Poetry Tag continues with a book review of a new book of poetry connected to yesterday's book review.
Today’s tagline: Another twist on poetic form
Guest Reviewers: Kellie Latson and Dana O’Neil
Featured Book: Wardlaw, Lee. Won-Ton: A Cat Tale Told in Haiku. Ill by Eugene Yelchin. New York: Henry Holt, 2011. Print. ISBN: 9780805089950
Dana has created a very clever story-like book trailer for Won-Ton. Check it out.
Kellie writes: Won-Ton is the sweet story of a shelter cat as he settles into his new home. Told in senryu, a form of Japanese poetry, Lee Wardlaw captures the fickle essence of the feline soul: "Scrat-ching-post? /Haven't heard of it./ Besides, the couch/ is so much closer." and "I explained it loud /and clear. What part of "meow"/ don't you understand? Won-Ton narrates his story beginning in the shelter and has an opinion about many things encountered in his new home. As he settles in, he begins to form a bond with his boy and by the end of the story even shares his "real" name with him. Perhaps one of the sweetest verses in this book describes nap time with his boy:
"Your tummy, soft as
warm dough. I knead and knead, then
bake it with a nap."
Won-Ton is beautifully written and conveys the feelings of love and hope for a second chance in life. The illustrations for this book were done by Eugene Yelchin in graphite and gouache on watercolor paper. Yelchin expertly captures Won-Ton's feline nature, adding richness to the telling of the story. Senryu is a poetic form actually derived from haiku which consists of three lines of 5-7-5 syllables. The difference between haiku and senryu is that haiku describes the natural world while senryu is about human nature or in this case, feline nature.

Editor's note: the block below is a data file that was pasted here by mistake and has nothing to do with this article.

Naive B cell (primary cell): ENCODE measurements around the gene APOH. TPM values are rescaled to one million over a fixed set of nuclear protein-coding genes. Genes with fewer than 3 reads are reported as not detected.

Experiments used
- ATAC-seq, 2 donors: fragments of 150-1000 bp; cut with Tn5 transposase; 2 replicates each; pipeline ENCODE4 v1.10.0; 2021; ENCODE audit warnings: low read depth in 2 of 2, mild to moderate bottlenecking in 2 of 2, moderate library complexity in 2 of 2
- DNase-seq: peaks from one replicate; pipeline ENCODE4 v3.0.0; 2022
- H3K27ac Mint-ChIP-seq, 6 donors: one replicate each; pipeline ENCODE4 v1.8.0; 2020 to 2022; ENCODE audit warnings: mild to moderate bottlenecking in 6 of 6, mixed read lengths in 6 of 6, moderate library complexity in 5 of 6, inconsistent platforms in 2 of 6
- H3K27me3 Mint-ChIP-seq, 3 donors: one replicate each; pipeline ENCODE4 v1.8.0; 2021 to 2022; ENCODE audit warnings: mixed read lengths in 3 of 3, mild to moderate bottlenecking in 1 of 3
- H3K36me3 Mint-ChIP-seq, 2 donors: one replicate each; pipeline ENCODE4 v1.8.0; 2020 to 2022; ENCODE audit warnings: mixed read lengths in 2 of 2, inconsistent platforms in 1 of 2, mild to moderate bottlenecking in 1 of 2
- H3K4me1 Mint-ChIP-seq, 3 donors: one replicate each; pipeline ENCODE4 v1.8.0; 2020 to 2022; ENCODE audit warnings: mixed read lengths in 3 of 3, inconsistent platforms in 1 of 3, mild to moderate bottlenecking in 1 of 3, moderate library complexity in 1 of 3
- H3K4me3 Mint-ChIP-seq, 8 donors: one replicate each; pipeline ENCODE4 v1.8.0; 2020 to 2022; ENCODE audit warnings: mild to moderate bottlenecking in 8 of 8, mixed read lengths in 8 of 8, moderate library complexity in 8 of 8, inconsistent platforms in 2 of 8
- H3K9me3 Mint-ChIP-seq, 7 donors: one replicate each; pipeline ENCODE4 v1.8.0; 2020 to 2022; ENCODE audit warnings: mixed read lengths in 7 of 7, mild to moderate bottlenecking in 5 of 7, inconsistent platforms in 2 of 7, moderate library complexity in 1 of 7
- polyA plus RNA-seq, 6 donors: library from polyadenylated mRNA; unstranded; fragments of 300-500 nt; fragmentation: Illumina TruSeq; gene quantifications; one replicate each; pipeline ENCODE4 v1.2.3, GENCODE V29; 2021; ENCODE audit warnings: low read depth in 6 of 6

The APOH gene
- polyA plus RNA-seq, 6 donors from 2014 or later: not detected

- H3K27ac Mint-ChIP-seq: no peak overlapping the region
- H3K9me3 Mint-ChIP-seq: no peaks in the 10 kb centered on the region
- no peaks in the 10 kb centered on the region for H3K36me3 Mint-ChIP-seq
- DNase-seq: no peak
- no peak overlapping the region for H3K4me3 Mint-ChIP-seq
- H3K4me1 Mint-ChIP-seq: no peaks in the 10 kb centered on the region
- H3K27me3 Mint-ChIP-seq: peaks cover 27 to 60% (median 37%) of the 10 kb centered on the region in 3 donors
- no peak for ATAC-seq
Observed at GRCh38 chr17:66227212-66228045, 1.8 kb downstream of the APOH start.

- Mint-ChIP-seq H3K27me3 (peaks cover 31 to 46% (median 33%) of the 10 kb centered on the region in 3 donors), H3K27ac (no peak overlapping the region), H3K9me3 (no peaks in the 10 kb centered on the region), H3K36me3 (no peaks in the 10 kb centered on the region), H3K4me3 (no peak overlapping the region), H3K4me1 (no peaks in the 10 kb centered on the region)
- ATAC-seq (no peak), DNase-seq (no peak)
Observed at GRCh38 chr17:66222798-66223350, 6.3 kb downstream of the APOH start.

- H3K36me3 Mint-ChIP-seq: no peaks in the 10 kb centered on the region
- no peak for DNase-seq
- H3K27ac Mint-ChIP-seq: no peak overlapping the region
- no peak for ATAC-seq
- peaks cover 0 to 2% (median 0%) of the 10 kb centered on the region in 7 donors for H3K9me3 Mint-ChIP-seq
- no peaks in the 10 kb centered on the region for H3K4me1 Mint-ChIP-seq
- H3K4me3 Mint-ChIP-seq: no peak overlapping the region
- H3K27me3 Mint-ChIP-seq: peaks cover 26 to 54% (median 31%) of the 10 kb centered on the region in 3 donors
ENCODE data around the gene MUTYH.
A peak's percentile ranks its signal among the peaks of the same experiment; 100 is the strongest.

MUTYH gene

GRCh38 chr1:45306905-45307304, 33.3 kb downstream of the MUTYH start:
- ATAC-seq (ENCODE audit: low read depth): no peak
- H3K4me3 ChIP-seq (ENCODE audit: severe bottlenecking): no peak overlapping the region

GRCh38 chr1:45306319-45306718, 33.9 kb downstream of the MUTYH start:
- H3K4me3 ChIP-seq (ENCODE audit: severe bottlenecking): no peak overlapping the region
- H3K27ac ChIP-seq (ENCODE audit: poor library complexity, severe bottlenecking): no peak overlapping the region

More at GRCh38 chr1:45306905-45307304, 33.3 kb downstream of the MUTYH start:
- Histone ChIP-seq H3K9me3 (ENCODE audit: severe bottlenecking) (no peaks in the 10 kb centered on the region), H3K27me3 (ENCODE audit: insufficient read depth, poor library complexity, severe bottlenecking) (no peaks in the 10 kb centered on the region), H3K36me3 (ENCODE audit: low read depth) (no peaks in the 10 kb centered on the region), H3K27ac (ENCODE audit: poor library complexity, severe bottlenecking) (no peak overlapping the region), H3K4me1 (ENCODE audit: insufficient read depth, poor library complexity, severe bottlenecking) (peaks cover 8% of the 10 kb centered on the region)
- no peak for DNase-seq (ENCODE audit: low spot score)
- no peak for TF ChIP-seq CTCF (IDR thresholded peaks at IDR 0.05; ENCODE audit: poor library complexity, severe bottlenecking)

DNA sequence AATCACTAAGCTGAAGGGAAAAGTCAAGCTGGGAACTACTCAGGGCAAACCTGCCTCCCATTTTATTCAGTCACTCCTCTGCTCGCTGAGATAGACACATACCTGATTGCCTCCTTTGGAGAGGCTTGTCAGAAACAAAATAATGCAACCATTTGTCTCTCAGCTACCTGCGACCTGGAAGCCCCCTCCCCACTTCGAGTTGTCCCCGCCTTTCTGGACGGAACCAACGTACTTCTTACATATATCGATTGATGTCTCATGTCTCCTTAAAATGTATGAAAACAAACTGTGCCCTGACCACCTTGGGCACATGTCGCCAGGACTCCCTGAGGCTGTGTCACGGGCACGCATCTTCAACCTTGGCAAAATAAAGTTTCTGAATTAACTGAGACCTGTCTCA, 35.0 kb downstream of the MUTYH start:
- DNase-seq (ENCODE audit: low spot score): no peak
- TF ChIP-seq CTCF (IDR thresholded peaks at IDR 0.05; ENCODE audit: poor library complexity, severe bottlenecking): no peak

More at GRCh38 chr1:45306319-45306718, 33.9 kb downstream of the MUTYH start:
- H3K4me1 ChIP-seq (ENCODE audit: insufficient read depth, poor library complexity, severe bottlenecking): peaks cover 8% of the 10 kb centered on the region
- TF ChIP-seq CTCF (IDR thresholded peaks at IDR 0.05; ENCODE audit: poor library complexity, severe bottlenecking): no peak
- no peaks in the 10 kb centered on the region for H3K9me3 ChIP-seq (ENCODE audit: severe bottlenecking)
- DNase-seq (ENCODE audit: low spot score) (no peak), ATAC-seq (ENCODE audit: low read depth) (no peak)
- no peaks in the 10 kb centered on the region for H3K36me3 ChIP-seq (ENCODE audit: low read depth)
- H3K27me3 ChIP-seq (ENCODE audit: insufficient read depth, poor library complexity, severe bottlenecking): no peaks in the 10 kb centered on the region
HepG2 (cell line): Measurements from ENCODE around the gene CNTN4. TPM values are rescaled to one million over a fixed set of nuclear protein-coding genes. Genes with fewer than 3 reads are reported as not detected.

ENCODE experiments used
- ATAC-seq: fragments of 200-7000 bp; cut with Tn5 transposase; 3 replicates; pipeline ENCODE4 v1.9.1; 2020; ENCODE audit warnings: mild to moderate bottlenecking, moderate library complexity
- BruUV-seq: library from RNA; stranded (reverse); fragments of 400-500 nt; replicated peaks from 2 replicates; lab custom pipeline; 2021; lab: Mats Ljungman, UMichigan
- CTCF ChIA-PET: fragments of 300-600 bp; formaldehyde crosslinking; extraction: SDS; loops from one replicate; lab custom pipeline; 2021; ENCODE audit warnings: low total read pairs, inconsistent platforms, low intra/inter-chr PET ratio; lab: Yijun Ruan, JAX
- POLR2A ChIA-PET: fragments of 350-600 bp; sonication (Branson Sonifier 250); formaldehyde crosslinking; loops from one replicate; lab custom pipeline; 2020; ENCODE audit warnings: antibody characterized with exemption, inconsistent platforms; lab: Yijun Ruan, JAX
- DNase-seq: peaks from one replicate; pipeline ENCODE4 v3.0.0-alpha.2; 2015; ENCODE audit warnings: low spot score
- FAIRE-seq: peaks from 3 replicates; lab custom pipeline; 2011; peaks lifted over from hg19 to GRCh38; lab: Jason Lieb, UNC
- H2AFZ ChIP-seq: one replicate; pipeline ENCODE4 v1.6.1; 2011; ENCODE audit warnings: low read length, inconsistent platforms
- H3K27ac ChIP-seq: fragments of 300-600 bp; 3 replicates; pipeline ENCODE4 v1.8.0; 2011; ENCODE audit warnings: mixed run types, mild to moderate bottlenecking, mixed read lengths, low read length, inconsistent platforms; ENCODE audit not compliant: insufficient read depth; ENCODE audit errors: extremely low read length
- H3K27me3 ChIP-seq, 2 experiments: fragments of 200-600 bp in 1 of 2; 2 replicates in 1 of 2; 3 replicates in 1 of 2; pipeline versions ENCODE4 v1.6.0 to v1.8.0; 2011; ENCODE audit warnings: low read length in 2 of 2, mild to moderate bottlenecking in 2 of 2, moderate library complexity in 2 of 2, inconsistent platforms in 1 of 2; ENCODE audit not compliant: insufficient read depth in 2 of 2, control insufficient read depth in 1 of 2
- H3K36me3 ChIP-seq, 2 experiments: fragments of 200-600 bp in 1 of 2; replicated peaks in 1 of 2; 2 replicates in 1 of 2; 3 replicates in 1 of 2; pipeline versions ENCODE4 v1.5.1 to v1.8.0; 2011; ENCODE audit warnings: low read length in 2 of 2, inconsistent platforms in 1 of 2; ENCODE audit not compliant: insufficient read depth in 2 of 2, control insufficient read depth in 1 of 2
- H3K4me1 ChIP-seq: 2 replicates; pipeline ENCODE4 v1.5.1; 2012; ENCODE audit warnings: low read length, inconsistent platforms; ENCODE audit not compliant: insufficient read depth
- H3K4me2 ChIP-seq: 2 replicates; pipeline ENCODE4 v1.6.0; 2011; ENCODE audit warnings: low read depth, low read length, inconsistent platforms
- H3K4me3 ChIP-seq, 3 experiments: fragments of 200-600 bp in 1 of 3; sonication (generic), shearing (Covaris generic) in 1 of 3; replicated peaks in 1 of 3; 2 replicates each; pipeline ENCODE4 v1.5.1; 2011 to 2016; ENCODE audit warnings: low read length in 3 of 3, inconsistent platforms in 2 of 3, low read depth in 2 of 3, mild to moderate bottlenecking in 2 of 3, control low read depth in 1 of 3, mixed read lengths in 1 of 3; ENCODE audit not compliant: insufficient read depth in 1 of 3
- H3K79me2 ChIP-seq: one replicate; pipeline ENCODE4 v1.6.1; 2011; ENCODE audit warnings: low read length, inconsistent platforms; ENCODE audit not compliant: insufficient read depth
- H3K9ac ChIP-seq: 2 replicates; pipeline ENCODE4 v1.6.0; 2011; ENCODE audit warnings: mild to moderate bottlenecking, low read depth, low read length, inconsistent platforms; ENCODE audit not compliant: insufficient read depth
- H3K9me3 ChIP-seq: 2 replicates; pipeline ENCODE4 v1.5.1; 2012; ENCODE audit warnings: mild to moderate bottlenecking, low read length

Activities for sharing Won-Ton might include having kids expand on Won-Ton's adventure with his boy by writing and illustrating a senryu verse about something that could have happened in the story. The verses could be collected and bound into a class book about Won-Ton. Perhaps students might also want to find more information about cat behavior or shelter adoptions in their community. Of course, students are also eager to tell their own stories about pets in their lives. This book is a definite must read and will leave you with a smile.
Tomorrow’s tagline: More poems about animals
[And don’t forget to get your own copy of PoetryTagTime, an e-book with 30 poems, all connected, by 30 poets, and downloadable right now at Amazon for your Kindle or Kindle app for your computer, iPad or phone. Just 99 cents. Spread the word. Check out the book blog for teaching ideas, too, at PoetryTagTime.blogspot]
Image credit: Macmillan
Posting (not poem) by Sylvia M. Vardell and students © 2011. All rights reserved.